The International CES show in Las Vegas is the biggest stage for hi-fi companies (big or small) to showcase their newest products. We've rounded-up some of the best of them here...

Multi-room systems proved to be popular at the event last year, and CES 2015 was just the same; we saw countless new stereo amplifiers and a promising number of new turntables, some complete with nifty, new features. High-resolution audio was once again a big talkin point, too. 

MORE: CES 2015 news live - all the highlights

Stereo amplifiers

One of the first stereo amps we saw at CES 2015 came from Parasound. Its new Halo amp was announced at CES Unveiled on the first day of the show. The Halo is the American manufacturer's first integrated amp and features the latest ESS Sabre32 Reference DAC. It has coaxial and optical digital inputs and will be able to accept 24-bit/192kHz audio. 

The Halo amp was announced alongside a new Zdac V2.

Creek Audio was another hi-fi specialist keen to show off its new integrated amp: the Evolution 100A (above) features Class G circuitry and delivers 120W into 8 ohms and 170W into 4 ohms. 

Plug-in upgrades are available and these include an FM/AM tuner and a multi-input DAC with Bluetooth receiver and USB input.

 

 
 

 

We were also treated to the Dan D'Agostino MLife amplifier. This $48,000 Stars of CES winner features an LCD display, built-in Bluetooth, AirPlay and DLNA and can support 24-bit/192kHz audio. 

Cambridge Audio announced two new stereo integrated amps as part of its new CX range of hi-fi and home cinema components. The CXA80 delivers 80 watts in to 4 ohms and features fully symmetrical dual-mono Class A/B amplification. Digital coaxial, optical and USB inputs make an appearance alongside standard analogue connections. The CXA60, meanwhile, loses USB and XLR inputs and delivers 60 watts in to 8 ohms.

 

 

 
 

Multi-room and network audio

It's clear that many manufacturers believe multi-room and networked audio to be the future of hi-fi. With an extensive range of streaming services to choose from, and it being ever easier to store an entire library of music on one device, it's hardly surprising.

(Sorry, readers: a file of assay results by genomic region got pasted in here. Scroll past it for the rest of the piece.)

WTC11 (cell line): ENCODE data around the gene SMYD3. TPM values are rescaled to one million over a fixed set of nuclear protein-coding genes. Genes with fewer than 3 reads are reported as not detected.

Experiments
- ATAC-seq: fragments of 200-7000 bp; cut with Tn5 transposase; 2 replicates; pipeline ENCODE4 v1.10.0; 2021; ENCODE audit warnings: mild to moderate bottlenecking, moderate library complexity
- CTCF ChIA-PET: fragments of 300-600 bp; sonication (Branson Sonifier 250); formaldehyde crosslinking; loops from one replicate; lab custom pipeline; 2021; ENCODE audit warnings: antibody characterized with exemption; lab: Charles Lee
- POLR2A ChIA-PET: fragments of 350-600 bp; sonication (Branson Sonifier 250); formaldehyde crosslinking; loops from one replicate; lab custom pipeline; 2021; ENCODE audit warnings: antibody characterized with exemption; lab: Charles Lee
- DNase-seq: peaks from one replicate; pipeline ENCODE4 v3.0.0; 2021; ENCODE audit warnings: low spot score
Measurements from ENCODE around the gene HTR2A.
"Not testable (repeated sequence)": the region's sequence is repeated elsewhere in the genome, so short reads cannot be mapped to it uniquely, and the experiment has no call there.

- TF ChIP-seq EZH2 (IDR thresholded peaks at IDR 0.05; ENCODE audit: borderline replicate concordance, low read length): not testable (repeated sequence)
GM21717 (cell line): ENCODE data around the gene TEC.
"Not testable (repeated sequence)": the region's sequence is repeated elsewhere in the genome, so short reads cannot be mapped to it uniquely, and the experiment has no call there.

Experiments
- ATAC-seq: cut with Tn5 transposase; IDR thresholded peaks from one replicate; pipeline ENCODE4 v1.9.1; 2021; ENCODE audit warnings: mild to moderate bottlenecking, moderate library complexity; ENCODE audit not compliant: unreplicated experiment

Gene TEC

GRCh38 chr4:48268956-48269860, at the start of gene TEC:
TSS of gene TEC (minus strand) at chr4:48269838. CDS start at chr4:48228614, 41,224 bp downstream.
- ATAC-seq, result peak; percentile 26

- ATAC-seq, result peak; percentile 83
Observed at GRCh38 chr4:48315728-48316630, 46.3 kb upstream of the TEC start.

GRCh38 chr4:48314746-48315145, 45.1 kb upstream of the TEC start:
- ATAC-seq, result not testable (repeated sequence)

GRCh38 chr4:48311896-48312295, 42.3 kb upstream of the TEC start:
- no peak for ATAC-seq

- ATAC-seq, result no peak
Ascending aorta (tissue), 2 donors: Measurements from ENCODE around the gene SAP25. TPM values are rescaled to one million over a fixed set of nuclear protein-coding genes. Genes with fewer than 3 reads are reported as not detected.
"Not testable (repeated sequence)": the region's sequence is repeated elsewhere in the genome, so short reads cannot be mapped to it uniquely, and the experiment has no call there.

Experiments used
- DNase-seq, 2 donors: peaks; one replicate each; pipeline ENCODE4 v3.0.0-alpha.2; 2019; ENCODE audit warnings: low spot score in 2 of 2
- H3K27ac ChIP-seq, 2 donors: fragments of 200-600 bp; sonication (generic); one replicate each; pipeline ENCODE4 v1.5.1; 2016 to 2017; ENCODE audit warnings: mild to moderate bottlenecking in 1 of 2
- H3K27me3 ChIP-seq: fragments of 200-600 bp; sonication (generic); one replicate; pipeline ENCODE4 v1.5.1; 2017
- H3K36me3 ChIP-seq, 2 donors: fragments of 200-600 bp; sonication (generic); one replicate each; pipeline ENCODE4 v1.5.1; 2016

Bang and Olufsen unveiled the BeoSound Moment music system (above). A Stars of CES winner, this device features a detachable, double-sided control system. On one side you're presented with a "mood wheel" of colours. The idea is that it connects to your networked music library, as well as Deezer, and you pick a colour to represent your current mood. The system will then curate a playlist with music to reflect that mood.

The other, wooden side, features a touch-sensitive control to play/pause music and adjust the volume. PatternPlay technology promises to learn your listening habits based on time of the day and day of the week.

British hi-fi startup Musaic launched its new high-resolution multi-room system (pictured above). The high-resolution support isn't the only headline-grabbing feature about it though, for it can also integrate with smart home-lighting and home automations hubs. The system will comprise the MP10 Music Player and MP5 Music Player, with an MPL Music Player to follow soon after. 

German manufacturer Raumfeld also announced additions to its multi-room range. The One Bar can be used as a soundbar to boost your TV's sound or can accept streams over wi-fi from the likes of Spotify and Tidal.

More after the break

Not content with just releasing some stereo amplifiers, Cambridge Audio unveiled two new network music players as well. The CXN network music player can stream music from UPnP devices, supports Apple AirPlay, and can accept Bluetooth streams via an optional dongle. USB inputs allow you to play music from a range of external devices and high-resolution 24-bit/192kHz files are accepted too.